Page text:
Tensiometers provide a direct measure of the tenacity with which water is held by soils. They measure the metric or capillary potential, they can also be used to estimate the soil moisture content.
The tensiometer consists of a porous ceramic cup filled with water which is buried in the soil at any desired depth and connected to a water filled tube with a manometer or vacuum gauge.
The scales are generally calibrated in either hundredths of an atmosphere or in centimetres of water.
Fig. Tensiometer connected to mercury manometer
Tensiometers that utilize a mercury manometer are preferred as research tools because they afford great precision.
Fig. Tensiometer with vacuum gauge
Because of their simplicity, tensiometers equipped with vacuum gauges are better suited for practical field use.
When the tensiometer is placed in the soil where the tension measurement is to be made, the bulk water inside the porous cup comes into hydraulic contact and tends to equilibrate with soil water through the pores in the ceramic cup.
When initially placed in the soil, water contained in the tensiometer is generally at atmospheric pressure. Soil water, being generally at sub-atmospheric pressure, exercises a suction which draws out a certain amount of water from the rigid and airtight tensiometer, thus causing a drop in its hydrostatic pressure.
This pressure is indicated by the manometer or vacuum gauge. Any increase in tension that occurs as the soil dries causes the gauge or manometer reading to increase, which can be read above ground. Conversely, an increase in soil-water content reduces tension and lowers the reading.
Since the porous cup walls of the tensiometer are permeable to both water and solutes, the water inside the tensiometer assumes the same solute composition and concentration as soil water, and the instrument does not indicate the osmotic suction of soil water (unless equipped with some type of an auxiliary salt sensor).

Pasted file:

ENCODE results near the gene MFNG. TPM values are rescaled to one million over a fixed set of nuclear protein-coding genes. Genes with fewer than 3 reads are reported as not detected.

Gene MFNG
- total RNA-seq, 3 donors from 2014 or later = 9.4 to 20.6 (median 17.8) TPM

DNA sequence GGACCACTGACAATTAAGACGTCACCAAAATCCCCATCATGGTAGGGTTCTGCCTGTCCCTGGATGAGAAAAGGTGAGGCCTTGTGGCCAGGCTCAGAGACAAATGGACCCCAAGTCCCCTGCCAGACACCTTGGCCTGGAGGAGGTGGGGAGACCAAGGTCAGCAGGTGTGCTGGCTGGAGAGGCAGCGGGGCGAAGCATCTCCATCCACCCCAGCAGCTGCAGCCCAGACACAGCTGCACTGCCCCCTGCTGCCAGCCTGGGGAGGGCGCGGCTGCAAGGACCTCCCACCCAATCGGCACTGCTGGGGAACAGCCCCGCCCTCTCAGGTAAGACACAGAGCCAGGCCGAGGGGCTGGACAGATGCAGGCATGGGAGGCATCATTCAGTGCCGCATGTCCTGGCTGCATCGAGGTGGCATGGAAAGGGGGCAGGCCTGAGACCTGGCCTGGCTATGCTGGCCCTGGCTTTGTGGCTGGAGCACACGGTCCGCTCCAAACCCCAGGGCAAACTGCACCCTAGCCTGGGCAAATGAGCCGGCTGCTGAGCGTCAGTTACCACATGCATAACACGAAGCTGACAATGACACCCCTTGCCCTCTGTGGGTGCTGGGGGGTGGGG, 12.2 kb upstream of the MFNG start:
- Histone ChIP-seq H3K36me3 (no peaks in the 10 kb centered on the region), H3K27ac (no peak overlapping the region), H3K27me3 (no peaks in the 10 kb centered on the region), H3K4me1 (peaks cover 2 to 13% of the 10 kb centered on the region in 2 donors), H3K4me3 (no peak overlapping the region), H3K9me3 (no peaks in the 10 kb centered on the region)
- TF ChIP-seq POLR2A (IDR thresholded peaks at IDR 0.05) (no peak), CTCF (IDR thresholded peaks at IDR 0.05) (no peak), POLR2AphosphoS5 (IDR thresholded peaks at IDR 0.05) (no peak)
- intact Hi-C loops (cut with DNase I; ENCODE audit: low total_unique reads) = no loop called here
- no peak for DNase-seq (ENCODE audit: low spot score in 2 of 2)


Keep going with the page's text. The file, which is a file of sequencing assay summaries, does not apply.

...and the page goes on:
Tension measurements by tensiometers are generally limited to metric suction values of below 1 atmosphere. This is due to the fact that the vacuum gauge or manometer measures a partial vacuum relative to the external atmospheric pressure, as well as to the general failure of water columns in macroscopic systems to withstand tensions exceeding one atmosphere.
Further, as the ceramic material is generally made of permeable and porous material, too high a suction may cause air entry into the cup, which would equalize the internal pressure to the atmospheric. Under such conditions, soil moisture tension might continue to increase even while the tensiometer fails to show it.
In practice, however, the useful limit of most tensiometers is at about 0.85 atmospheres. The limited range of tension measurable by the tensiometer is not serious since it generally encompasses the greater part of the soil wetness range.
Tensiometer readings reflect soil-moisture tension only; that is, they indicate the relative wetness of the soil surrounding the porous cup. They do not provide direct information on the amount of water held in the soil. Tension measurements are useful in deciding when to irrigate, but they do not indicate how much water should be applied. A special moisture characteristic curve for the particular soil is needed to convert moisture-tension measurements into available moisture percentages.
Tensiometers do not satisfactorily measure the entire range of available moisture in all soil types. But they probably are the best field instruments to use to determine moisture conditions in the wet range.
They are best suited for use in sandy soils since in these soils a large part of the moisture available to plants is held at a tension of less than 1 atmosphere.
Tensiometers are not well suited for use in fine-textured soils in which only a small part of the available moisture is held at tensions of less than 1 atmosphere.